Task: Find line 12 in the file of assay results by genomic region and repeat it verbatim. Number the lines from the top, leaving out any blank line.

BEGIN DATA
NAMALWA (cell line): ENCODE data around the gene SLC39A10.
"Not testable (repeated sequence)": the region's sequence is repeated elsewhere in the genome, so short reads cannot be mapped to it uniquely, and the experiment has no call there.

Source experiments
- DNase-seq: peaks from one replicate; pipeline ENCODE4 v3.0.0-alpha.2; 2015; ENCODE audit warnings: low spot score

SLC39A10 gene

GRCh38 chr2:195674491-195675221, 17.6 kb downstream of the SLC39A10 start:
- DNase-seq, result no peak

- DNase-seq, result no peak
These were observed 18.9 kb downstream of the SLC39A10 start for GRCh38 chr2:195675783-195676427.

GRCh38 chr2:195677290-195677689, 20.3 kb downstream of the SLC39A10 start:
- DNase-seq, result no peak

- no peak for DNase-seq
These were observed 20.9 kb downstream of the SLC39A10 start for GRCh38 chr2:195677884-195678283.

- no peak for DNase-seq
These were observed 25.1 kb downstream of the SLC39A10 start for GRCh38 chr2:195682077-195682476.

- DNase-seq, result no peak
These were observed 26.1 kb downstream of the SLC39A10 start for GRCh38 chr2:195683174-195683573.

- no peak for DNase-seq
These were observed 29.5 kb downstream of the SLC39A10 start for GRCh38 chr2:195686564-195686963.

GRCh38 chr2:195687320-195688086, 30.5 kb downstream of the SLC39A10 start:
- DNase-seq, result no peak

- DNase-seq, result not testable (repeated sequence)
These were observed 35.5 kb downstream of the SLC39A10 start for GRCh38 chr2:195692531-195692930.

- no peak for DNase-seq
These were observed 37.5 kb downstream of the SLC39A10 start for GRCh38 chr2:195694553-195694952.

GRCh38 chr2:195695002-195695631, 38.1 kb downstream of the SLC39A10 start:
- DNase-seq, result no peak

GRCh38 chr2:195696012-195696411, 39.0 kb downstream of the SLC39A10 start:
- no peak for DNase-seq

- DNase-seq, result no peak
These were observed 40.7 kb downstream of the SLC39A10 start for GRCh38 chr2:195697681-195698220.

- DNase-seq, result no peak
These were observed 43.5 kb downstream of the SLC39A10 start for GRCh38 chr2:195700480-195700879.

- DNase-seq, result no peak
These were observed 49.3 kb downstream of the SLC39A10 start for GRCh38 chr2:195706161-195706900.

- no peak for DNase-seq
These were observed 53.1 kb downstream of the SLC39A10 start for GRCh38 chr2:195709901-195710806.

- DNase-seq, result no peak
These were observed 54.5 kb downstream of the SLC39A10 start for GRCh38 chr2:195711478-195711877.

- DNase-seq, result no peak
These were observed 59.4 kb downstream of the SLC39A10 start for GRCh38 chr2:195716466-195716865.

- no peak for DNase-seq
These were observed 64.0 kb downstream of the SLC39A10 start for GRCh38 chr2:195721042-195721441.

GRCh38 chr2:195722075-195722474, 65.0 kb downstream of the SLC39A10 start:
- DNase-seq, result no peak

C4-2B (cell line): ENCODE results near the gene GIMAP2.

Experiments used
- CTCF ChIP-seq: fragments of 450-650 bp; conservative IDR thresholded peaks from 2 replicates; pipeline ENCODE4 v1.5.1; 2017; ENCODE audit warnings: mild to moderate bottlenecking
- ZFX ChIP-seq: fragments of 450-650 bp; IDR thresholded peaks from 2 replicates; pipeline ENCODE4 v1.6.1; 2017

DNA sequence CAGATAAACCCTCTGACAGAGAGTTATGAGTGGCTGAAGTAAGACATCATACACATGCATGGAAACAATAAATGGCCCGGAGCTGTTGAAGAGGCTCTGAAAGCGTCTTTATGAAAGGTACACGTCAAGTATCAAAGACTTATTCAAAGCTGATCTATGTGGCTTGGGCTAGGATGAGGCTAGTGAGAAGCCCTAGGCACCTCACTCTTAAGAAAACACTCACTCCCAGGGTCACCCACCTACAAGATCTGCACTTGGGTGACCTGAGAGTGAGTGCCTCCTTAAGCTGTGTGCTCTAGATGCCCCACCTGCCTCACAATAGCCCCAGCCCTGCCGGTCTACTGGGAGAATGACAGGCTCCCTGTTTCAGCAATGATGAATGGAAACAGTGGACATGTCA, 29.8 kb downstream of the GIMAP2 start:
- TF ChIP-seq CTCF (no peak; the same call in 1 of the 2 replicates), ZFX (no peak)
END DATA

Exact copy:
- no peak for DNase-seq